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White Beaches

January 31, 2011

It was almost midnight when Xolani came back to the guest house we were staying at in Rondebosch, in the suburbs of Cape Town, South Africa.  He had been moody all day, and when he suddenly disappeared in the late afternoon, we couldn’t help but to notice, and worry a little.  He was our cultural guide, our native Cape-tonian, but more importantly, he was our friend.  When he arrived, he came in quietly to court-yard in the back, where several of us were fitfully trying to do a little of our reading.  He sat down next to me, and I asked him where he had been.

“This beach.  It’s a place I go to when I’m upset and want to find peace.”

“I totally understand,” I began, planning on saying something inane about the soothing nature of waves crashing on the shore, but he interrupted me.

“When I was little, I went to this beach once.  It was very frightening, because I knew even when I was quite small that I wasn’t allowed to be there.  But my father was a brave man, and he wanted me to know what it felt like to be on a real beach, with sand instead of pebbles.  So he took me to this beach early in the morning, before the police or white people were out and about.  And I felt sand between my toes, and I saw the sunrise glint off the water.  But all I felt was fear, and I begged him to let us go before we got in trouble.  I could tell he was nervous too, and we left quickly.  It was a white-only beach, you understand.

“After apartheid fell, one of the first things I did was go back to that beach.  I was nine then, and stronger.  But as I set foot on the beach, I was terrified again, I began to shake.  I saw a white woman jogging down the beach in the distance and I ran off to stand on the road, where I had always been allowed to be.  But I made myself go back, and stand in the water, and feel the sun.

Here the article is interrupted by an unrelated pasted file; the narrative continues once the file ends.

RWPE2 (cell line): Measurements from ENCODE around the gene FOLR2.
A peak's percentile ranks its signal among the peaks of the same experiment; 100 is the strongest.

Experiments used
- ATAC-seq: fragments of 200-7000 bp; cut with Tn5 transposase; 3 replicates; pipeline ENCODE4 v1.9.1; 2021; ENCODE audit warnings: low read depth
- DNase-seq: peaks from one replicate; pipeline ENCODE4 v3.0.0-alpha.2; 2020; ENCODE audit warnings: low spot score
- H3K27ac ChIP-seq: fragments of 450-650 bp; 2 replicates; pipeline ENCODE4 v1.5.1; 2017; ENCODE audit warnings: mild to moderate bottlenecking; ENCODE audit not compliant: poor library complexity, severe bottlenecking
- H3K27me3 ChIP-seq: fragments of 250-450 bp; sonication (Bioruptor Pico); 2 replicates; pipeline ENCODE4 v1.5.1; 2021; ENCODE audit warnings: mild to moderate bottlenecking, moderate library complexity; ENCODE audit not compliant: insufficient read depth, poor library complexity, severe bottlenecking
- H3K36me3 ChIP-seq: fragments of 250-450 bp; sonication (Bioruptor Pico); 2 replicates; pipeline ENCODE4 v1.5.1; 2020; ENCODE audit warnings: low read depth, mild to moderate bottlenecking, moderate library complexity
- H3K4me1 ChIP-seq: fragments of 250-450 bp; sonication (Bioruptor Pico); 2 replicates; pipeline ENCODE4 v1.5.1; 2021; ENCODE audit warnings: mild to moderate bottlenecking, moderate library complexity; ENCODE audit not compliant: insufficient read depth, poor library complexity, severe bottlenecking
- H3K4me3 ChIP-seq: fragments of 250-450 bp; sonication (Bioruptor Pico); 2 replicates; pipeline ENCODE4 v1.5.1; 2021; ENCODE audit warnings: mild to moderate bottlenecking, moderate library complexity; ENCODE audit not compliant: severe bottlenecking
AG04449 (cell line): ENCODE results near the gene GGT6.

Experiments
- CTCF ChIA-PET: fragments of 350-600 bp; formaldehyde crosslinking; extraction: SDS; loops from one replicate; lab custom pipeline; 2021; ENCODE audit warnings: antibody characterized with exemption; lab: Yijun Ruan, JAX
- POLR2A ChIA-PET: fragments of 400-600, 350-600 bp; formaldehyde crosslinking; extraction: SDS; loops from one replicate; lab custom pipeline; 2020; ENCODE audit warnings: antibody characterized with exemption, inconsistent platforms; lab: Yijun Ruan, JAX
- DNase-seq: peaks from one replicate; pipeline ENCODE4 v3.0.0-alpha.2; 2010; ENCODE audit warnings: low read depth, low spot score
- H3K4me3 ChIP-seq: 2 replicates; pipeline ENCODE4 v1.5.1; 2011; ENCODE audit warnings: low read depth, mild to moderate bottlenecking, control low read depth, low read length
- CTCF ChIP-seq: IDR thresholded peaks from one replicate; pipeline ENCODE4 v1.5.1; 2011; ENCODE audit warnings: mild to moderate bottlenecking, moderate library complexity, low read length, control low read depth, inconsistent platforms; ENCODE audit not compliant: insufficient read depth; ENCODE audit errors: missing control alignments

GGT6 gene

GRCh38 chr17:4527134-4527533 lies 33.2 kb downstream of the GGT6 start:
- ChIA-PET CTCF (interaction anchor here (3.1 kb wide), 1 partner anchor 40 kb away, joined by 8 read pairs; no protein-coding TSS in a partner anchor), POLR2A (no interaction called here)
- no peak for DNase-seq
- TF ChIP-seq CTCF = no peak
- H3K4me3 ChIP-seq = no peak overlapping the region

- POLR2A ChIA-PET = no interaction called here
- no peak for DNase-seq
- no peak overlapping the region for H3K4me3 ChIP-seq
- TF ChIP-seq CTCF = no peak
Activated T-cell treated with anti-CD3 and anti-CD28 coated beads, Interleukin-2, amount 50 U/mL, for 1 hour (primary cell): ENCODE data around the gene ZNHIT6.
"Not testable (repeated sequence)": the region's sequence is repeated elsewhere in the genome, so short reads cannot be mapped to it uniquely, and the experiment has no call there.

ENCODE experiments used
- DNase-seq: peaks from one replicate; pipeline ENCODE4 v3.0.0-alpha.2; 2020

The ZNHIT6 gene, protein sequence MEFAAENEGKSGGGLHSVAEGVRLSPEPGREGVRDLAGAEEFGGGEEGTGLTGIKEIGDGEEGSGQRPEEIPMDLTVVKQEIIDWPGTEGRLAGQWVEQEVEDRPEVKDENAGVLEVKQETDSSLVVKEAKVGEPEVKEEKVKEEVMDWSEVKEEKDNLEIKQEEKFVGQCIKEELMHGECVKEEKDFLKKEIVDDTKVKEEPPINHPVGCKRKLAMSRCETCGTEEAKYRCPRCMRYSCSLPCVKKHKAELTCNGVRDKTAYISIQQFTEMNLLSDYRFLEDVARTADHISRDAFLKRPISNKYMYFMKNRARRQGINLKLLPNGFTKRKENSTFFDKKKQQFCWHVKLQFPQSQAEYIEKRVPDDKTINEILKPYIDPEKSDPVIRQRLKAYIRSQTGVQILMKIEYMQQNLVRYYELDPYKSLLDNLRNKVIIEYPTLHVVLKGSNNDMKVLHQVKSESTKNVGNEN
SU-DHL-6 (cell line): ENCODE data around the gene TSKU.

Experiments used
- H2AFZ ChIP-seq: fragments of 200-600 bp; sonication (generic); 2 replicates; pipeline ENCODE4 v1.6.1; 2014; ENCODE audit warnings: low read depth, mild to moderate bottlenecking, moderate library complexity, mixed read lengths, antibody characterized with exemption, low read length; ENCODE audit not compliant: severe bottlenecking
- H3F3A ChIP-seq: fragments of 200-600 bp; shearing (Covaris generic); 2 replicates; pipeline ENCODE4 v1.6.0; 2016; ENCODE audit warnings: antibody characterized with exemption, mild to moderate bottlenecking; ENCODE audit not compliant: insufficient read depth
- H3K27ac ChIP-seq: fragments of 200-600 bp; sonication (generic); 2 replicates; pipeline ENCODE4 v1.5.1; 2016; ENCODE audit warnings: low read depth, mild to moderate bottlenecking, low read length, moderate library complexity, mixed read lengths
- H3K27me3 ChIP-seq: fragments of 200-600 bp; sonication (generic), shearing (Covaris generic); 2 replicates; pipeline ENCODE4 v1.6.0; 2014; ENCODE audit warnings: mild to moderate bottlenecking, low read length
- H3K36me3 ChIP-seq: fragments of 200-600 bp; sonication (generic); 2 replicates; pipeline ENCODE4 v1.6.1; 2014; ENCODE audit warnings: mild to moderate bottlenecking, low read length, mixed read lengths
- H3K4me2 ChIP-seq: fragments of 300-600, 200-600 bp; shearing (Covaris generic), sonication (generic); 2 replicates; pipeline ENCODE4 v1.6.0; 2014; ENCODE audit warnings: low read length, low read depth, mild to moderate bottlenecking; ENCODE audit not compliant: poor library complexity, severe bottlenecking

“I go back to that beach now when I need to find peace in myself.  Not because it is soothing.  But because my fear of that beach is something that I conquered, something that though I still feel, I can ignore and overcome.  It makes me feel like I have accomplished something; that I can be powerful.”

Don't let the rocks fool you.

Don't let the rocks fool you.

All the documents we were reading about apartheid as part of our study abroad program, all the museums we went to and plays we attended, none of them hit me in the way that Xolani’s experience did.  Suddenly apartheid and the pervasive fear that everyday children felt just existing with the wrong skin color hit me in a wave.  The fact that apartheid ended recently enough that Xolani, someone I viewed as a peer, could remember it, also hit home for the first time.

Apartheid (from the Afrikaner word meaning ‘apartness’) had been the practice in South Africa from 1948 until 1994.  It was a system through which you were labeled and treated differently depending on your skin color in a completely de jure manner; one was ‘White’, ‘Colored’, ‘Black’ or ‘Indian.’  If you were Chinese, you were in the other category of ‘Other Asian;’ if you were Japanese, you were considered white.  There was confusion over what constituted each class; for instance, there were numerous stories of families in which one child was labeled ‘Colored’ and another was labeled ‘Black.’  As the ‘races’ were separated geographically as well as socio-economically, this meant that families were torn apart.  Interracial marriage was a jail-able offense; many who committed these crimes against the “Immorality Act” were killed.

Apartheid ended in 1994 with peaceful, fair elections and Mandala’s inauguration.  Truth and Reconciliation Commission aside, It still seems a miracle to me that there wasn’t a genocide of all whites, or at least of all Afrikaners.  If I had oppressed like that, I probably would have given in to hate.  As much as I don’t want to admit it, I would have loathed the fear that the white system had instilled in the very core of my being.  I would have lashed out; I would have hated and been violent, just to prove to myself that I conquered the fear clawing inside me.

Xolani managed to do that just by taking a walk on a beach.

The name ‘Xolani’ means ‘Peace’ or ‘Please forgive’ in Zulu.

One Comment leave one →
  1. November 18, 2012 3:04 AM

    Wow! I just cannot get enugoh of these breathtaking pictures. I soooo want to be there!!Thanks for posting all of these wonderful pictures up so that we can all enjoy them!Keep Posting!

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